The impact of laser ablation on optical soft tissue differentiation for tissue specific laser surgery-an experimental ex vivo study
1 Department of Oral and Maxillofacial Surgery, Friedrich-Alexander University of Erlangen-Nuremberg, Glückstrasse 11, 91054, Erlangen, Germany
2 blz—Bavarian Laser Center, 91054, Erlangen, Germany
3 Chair of Photonic Technologies, Friedrich-Alexander-University of Erlangen-Nuremberg, 91054, Erlangen, Germany
4 SAOT—Graduate School in Advanced Optical Technologies, Friedrich-Alexander University of Erlangen-Nuremberg, 91054, Erlangen, Germany
5 Department of Medical Informatics, Biometry and Epidemiology, Friedrich-Alexander University of Erlangen-Nuremberg, 91054, Erlangen, Germany
Journal of Translational Medicine 2012, 10:123 doi:10.1186/1479-5876-10-123Published: 15 June 2012
Optical diffuse reflectance can remotely differentiate various bio tissues. To implement this technique in an optical feedback system to guide laser surgery in a tissue-specific way, the alteration of optical tissue properties by laser ablation has to be taken into account. It was the aim of this study to evaluate the general feasibility of optical soft tissue differentiation by diffuse reflectance spectroscopy under the influence of laser ablation, comparing the tissue differentiation results before and after laser intervention.
A total of 70 ex vivo tissue samples (5 tissue types) were taken from 14 bisected pig heads. Diffuse reflectance spectra were recorded before and after Er:YAG-laser ablation. The spectra were analyzed and differentiated using principal component analysis (PCA), followed by linear discriminant analysis (LDA). To assess the potential of tissue differentiation, area under the curve (AUC), sensitivity and specificity was computed for each pair of tissue types before and after laser ablation, and compared to each other.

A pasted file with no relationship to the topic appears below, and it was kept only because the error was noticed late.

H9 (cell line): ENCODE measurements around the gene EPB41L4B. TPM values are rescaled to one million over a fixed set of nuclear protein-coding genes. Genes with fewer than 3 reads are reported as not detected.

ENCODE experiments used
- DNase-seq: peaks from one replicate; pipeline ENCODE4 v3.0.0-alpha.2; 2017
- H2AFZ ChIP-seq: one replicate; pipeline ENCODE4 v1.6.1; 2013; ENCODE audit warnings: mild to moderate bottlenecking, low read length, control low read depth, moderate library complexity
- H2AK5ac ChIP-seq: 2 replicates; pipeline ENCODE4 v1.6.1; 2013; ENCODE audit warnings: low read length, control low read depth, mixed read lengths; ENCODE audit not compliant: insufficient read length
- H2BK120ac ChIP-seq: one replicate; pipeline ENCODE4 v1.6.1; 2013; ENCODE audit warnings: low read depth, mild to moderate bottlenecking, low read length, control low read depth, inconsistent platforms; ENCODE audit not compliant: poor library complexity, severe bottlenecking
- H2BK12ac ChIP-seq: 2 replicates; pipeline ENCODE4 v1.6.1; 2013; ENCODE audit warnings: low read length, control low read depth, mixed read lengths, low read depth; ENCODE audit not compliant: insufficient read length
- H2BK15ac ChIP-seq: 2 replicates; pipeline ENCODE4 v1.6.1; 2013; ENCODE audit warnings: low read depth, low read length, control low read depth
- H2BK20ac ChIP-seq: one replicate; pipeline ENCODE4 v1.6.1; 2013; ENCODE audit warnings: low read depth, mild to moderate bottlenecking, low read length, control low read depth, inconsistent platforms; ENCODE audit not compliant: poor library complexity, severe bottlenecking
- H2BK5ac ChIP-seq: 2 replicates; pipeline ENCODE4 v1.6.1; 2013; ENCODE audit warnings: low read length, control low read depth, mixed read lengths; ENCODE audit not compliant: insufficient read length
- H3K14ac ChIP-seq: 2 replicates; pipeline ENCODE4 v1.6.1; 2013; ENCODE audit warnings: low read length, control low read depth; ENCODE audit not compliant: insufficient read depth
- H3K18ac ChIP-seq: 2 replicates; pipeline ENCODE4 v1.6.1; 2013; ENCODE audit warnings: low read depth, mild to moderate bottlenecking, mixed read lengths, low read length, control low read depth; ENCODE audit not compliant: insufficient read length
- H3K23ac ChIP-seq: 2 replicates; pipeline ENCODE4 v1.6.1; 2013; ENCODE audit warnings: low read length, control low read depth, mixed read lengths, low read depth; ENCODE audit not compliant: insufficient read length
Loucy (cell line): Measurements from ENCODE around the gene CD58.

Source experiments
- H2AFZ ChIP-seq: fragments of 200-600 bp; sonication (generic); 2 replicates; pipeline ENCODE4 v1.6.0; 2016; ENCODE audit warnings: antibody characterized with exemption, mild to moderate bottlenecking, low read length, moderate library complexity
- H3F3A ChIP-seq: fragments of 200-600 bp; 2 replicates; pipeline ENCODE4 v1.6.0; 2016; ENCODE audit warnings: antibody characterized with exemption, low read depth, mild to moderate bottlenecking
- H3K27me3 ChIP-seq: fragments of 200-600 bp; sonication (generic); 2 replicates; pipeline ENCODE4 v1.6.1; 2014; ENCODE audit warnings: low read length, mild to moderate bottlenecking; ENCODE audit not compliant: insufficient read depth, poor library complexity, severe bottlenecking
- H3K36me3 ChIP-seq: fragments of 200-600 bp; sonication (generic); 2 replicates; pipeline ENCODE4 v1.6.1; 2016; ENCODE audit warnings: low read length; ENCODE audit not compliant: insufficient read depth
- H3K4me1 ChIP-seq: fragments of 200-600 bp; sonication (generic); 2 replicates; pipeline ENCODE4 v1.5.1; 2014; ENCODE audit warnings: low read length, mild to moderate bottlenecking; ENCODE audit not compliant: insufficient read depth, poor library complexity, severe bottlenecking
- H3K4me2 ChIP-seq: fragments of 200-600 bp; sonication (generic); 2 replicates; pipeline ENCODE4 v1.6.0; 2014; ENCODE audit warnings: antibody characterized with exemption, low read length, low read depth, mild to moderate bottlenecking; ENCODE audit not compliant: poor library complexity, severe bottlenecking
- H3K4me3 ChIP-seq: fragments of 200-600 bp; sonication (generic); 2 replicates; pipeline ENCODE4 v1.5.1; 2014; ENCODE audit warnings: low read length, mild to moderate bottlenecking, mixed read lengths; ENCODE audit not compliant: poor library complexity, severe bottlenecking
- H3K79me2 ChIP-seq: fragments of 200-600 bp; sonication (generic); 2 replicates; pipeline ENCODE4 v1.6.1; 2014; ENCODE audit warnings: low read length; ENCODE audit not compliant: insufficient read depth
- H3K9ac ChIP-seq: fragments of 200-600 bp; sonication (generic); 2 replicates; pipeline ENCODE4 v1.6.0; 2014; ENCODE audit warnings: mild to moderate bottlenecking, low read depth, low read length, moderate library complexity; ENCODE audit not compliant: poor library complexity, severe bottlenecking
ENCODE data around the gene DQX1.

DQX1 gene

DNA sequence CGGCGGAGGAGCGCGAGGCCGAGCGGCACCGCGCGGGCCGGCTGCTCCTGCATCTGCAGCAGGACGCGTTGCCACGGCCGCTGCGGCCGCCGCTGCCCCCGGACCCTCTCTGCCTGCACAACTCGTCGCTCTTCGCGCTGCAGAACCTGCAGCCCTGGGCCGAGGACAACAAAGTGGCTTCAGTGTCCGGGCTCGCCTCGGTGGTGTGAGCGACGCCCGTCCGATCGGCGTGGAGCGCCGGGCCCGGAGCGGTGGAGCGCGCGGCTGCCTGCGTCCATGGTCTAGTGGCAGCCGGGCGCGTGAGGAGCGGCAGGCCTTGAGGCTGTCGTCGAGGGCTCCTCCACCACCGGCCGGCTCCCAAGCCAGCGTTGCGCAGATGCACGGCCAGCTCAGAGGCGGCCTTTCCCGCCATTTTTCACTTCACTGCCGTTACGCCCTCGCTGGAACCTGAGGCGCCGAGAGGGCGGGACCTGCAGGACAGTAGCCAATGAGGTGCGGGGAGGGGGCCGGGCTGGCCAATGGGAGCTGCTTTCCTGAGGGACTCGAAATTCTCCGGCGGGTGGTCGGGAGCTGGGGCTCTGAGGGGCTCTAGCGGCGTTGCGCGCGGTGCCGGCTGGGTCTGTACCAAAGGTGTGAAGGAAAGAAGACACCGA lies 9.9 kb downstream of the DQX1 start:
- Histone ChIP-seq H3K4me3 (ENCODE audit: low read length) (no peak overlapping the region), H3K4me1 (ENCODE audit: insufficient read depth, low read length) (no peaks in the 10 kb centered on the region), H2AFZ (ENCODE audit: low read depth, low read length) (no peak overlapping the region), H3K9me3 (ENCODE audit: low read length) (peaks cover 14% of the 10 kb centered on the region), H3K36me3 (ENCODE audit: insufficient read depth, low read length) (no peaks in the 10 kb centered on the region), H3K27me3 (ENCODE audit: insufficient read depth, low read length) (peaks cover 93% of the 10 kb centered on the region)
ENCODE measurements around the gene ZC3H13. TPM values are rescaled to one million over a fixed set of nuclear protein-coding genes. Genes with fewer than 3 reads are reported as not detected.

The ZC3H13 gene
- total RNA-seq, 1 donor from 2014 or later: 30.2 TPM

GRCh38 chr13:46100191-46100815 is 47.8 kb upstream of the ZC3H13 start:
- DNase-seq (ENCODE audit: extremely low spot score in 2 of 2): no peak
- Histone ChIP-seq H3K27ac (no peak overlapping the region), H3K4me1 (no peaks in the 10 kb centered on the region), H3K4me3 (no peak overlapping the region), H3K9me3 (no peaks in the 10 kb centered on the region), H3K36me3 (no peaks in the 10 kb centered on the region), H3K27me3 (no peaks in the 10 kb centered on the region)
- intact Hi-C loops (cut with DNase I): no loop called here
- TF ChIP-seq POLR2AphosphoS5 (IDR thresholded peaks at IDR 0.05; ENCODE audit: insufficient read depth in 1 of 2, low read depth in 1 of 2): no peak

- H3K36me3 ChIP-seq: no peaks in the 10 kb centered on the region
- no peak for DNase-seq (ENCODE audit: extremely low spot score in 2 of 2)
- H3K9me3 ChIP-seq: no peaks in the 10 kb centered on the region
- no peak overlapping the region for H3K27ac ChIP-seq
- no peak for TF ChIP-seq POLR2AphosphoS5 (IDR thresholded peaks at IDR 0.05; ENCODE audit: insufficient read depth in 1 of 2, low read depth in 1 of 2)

Optical tissue differentiation showed good results before laser exposure (total classification error 13.51%). However, the tissue pair nerve and fat yielded lower AUC results of only 0.75. After laser ablation slightly reduced differentiation results were found with a total classification error of 16.83%. The tissue pair nerve and fat showed enhanced differentiation (AUC: 0.85). Laser ablation reduced the sensitivity in 50% and specificity in 80% of the cases of tissue pair comparison. The sensitivity of nerve–fat differentiation was enhanced by 35%.
The observed results show the general feasibility of tissue differentiation by diffuse reflectance spectroscopy even under conditions of tissue alteration by laser ablation. The contrast enhancement for the differentiation between nerve and fat tissue after ablation is assumed to be due to laser removal of the surrounding lipid-rich nerve sheath. The results create the basis for a guidance system to control laser ablation in a tissue-specific way.